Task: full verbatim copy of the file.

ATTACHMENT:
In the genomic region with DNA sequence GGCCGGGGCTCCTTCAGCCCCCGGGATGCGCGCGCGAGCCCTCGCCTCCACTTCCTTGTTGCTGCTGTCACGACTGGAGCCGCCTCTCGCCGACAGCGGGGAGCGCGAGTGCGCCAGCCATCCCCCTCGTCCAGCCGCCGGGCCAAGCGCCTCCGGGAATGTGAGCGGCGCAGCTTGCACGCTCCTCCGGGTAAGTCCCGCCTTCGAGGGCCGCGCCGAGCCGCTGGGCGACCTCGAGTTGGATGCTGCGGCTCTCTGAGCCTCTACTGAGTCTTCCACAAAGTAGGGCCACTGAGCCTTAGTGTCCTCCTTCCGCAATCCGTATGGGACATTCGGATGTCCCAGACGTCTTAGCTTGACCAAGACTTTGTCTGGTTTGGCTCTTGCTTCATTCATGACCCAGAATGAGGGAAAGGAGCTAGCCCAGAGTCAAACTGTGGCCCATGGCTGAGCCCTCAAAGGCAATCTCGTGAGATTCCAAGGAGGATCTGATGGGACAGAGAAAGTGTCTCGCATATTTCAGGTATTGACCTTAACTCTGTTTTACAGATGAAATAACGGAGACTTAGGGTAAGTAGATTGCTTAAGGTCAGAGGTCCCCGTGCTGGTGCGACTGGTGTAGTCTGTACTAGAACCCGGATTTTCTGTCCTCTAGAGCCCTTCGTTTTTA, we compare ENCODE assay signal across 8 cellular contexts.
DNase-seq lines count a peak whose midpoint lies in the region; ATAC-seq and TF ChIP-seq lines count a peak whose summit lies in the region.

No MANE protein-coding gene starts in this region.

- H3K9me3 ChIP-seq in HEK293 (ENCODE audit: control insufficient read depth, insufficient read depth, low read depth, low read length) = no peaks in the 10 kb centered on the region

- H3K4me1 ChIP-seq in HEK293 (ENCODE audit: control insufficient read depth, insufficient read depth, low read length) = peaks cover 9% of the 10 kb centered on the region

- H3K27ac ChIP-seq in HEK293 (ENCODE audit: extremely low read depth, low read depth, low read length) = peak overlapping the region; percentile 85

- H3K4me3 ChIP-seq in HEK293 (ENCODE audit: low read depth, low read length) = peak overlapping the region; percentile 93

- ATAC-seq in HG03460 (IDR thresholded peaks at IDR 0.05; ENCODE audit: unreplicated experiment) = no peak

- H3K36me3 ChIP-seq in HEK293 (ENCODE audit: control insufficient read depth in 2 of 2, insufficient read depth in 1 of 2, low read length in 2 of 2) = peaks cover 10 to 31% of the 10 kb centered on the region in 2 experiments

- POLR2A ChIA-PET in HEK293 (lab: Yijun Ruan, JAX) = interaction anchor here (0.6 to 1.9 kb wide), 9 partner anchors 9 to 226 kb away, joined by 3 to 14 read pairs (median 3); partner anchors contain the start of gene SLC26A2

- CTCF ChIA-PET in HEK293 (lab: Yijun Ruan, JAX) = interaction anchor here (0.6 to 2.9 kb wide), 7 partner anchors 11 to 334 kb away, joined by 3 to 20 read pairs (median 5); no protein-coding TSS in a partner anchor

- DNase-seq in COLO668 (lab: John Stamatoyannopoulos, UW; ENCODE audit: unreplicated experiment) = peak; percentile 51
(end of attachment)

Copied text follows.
In the genomic region with DNA sequence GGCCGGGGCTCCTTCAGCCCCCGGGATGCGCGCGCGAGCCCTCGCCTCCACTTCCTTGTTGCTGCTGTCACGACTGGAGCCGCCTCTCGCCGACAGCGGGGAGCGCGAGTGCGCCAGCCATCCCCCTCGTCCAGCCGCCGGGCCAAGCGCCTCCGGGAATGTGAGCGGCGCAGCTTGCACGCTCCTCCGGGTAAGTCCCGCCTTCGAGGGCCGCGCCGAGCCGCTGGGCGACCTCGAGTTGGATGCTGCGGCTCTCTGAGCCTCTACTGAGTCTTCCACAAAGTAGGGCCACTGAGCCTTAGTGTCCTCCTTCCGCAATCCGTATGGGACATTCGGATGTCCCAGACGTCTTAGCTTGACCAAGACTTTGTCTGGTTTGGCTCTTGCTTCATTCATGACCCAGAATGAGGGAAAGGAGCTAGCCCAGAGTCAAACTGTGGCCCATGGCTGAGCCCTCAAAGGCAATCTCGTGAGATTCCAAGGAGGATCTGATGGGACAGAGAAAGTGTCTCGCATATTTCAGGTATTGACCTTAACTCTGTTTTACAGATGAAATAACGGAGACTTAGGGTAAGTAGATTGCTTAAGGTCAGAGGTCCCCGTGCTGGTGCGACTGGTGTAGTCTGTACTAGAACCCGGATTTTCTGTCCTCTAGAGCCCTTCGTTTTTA, we compare ENCODE assay signal across 8 cellular contexts.
DNase-seq lines count a peak whose midpoint lies in the region; ATAC-seq and TF ChIP-seq lines count a peak whose summit lies in the region.

No MANE protein-coding gene starts in this region.

- H3K9me3 ChIP-seq in HEK293 (ENCODE audit: control insufficient read depth, insufficient read depth, low read depth, low read length) = no peaks in the 10 kb centered on the region

- H3K4me1 ChIP-seq in HEK293 (ENCODE audit: control insufficient read depth, insufficient read depth, low read length) = peaks cover 9% of the 10 kb centered on the region

- H3K27ac ChIP-seq in HEK293 (ENCODE audit: extremely low read depth, low read depth, low read length) = peak overlapping the region; percentile 85

- H3K4me3 ChIP-seq in HEK293 (ENCODE audit: low read depth, low read length) = peak overlapping the region; percentile 93

- ATAC-seq in HG03460 (IDR thresholded peaks at IDR 0.05; ENCODE audit: unreplicated experiment) = no peak

- H3K36me3 ChIP-seq in HEK293 (ENCODE audit: control insufficient read depth in 2 of 2, insufficient read depth in 1 of 2, low read length in 2 of 2) = peaks cover 10 to 31% of the 10 kb centered on the region in 2 experiments

- POLR2A ChIA-PET in HEK293 (lab: Yijun Ruan, JAX) = interaction anchor here (0.6 to 1.9 kb wide), 9 partner anchors 9 to 226 kb away, joined by 3 to 14 read pairs (median 3); partner anchors contain the start of gene SLC26A2

- CTCF ChIA-PET in HEK293 (lab: Yijun Ruan, JAX) = interaction anchor here (0.6 to 2.9 kb wide), 7 partner anchors 11 to 334 kb away, joined by 3 to 20 read pairs (median 5); no protein-coding TSS in a partner anchor

- DNase-seq in COLO668 (lab: John Stamatoyannopoulos, UW; ENCODE audit: unreplicated experiment) = peak; percentile 51